Batman #23.4: Bane
By Peter Tomasi & Graham Nolan
When Villains Month was first announced, fanboys everywhere raged on about how it was nothing more than a gimmick. As we got closer to September, some of the stories were looking pretty great. Now that we’re at the last week of Villains Month, it can be said that it was a success from a financial standpoint, but as far as quality goes, that is certainly up for debate. My opinion is that half of them were good or great, while the rest were either bad or horrible abominations. Bane is not great, but not bad, leaving it somewhere in the middle.
Bane is something of a prelude for Arkham War #1, so at least it has a point. We get a lot of somewhat unneeded Bane backstory, trying to show how much of a badass he is. Everybody knows that Bane is one tough dude – we don’t need to be beat over the head with it.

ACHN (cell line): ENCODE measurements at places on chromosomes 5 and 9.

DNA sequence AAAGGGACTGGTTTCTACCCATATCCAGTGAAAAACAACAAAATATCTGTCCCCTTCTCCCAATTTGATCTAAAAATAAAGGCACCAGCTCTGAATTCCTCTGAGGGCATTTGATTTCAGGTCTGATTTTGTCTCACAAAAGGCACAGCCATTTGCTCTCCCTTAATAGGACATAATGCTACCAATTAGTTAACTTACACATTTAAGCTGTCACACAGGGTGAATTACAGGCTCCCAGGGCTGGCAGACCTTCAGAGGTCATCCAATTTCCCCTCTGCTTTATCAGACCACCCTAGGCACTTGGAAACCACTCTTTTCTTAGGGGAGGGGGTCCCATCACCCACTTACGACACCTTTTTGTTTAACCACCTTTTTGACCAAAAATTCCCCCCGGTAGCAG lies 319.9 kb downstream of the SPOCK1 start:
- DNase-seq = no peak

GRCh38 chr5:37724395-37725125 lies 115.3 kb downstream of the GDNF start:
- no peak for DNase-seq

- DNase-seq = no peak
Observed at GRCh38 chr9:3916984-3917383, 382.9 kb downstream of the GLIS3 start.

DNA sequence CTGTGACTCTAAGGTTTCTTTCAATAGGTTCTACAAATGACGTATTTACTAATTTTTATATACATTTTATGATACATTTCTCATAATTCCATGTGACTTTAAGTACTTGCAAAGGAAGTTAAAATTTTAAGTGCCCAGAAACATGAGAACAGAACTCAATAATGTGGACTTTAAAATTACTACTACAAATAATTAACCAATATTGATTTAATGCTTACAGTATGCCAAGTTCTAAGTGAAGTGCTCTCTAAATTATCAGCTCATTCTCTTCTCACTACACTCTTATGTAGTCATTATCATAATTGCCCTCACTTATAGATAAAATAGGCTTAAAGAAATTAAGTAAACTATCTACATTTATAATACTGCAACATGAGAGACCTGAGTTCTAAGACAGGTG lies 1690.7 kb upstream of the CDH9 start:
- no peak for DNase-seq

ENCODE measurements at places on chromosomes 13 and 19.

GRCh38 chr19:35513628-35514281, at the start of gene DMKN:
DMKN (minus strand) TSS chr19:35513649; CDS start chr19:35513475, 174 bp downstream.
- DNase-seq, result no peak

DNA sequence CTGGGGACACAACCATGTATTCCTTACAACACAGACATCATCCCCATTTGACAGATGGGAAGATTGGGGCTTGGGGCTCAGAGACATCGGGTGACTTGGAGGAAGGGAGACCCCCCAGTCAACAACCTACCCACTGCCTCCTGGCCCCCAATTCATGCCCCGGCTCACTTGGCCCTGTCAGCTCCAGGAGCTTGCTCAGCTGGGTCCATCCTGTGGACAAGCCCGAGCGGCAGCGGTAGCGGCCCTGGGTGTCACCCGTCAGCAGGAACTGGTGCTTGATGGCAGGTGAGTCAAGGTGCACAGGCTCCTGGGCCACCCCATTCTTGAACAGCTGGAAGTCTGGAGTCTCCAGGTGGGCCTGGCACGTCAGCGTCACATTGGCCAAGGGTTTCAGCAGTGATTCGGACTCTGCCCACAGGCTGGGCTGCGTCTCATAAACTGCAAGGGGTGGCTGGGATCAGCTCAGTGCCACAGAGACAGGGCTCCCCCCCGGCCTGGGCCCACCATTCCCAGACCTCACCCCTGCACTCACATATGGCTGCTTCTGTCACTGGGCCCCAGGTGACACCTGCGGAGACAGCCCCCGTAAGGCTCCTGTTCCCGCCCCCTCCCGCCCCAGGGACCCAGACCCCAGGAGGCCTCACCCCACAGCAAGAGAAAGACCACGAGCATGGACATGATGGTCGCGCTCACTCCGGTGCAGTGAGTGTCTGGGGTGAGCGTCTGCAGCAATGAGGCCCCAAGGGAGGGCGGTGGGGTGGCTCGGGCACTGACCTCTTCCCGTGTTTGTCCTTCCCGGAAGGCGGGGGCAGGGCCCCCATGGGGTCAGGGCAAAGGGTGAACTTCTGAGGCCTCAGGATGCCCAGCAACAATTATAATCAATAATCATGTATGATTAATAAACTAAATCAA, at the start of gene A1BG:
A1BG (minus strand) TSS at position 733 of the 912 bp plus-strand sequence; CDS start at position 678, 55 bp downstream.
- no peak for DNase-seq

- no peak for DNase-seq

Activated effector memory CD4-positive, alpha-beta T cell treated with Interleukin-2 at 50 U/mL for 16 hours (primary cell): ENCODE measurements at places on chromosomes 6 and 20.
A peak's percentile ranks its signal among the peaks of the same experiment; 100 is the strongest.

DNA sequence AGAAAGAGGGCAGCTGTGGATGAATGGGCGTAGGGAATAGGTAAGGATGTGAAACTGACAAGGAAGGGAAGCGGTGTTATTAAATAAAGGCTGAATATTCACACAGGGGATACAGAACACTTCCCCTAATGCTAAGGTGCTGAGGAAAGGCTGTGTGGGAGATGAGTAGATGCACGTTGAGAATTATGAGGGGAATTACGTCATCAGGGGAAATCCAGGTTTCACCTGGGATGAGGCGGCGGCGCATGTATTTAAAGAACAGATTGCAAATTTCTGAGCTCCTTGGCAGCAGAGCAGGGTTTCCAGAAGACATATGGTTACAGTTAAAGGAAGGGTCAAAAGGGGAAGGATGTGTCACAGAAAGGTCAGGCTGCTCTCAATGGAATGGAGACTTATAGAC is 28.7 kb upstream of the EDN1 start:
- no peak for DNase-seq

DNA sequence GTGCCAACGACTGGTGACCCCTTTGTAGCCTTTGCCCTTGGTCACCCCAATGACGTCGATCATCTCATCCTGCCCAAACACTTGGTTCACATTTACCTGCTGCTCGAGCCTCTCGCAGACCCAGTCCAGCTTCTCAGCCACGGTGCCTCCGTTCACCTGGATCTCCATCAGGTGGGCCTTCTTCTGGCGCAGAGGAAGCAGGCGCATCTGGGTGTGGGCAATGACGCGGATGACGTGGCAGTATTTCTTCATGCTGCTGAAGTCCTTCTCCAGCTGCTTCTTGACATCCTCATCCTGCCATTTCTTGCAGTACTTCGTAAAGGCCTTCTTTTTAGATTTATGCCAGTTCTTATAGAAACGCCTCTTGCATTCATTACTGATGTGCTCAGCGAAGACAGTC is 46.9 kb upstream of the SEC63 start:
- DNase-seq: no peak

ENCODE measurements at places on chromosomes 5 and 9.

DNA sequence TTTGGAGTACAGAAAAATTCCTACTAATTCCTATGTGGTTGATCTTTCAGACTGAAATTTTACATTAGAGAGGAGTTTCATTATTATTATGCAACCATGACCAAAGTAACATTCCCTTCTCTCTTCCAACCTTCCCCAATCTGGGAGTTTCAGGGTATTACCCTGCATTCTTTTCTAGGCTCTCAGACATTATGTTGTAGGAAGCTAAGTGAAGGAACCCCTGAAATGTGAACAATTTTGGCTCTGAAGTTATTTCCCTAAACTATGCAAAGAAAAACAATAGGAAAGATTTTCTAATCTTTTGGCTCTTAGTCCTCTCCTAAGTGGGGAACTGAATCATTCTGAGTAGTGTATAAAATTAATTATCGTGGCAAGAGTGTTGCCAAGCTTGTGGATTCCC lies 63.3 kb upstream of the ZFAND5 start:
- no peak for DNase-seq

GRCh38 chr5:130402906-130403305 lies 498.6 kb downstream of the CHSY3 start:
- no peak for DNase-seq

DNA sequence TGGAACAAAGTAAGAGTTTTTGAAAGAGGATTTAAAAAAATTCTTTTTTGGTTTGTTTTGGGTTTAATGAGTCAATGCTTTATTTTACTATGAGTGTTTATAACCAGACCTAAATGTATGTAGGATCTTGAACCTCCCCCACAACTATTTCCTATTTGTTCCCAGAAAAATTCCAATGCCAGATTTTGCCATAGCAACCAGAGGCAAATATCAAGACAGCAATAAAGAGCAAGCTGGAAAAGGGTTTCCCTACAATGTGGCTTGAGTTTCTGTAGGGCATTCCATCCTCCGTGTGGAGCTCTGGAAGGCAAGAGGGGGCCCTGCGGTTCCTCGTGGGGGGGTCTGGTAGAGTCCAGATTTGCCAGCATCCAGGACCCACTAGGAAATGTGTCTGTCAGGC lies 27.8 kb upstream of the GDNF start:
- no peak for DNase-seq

What’s worse is that Tomasi seems to not have a grasp of Bane’s character. Tomasi has proven to be a vital ally in the writing of great Batman stories, but maybe we should keep him away from Bane. His actions are flaky and inconsistent. He even gets around to smacking around a little girl who creepily adores him. He demands respect, yet he kills people without prejudice whether they are his followers or not. You may think that this makes him a complicated character, but it’s not portrayed that way; he feels like a psychotic moron who has no clue what he really wants.
Graham Nolan’s pencils are decent, but nothing spectacular. It has a certain nineties touch, which is only fitting, since Bane was born in the decade of glut and foil covers. The art is very over-the-top and violent as heck, but works well with whatever the heck Tomasi was trying to accomplish.
Villains Month had its moments, but I’m glad to see it leave. Bane is a shining example of some of the mediocrity that this gimmick brought us. As a huge DC fanboy, I would love to see DC focus on creating incredible content instead of crappy covers and shorting stores to create scarcity.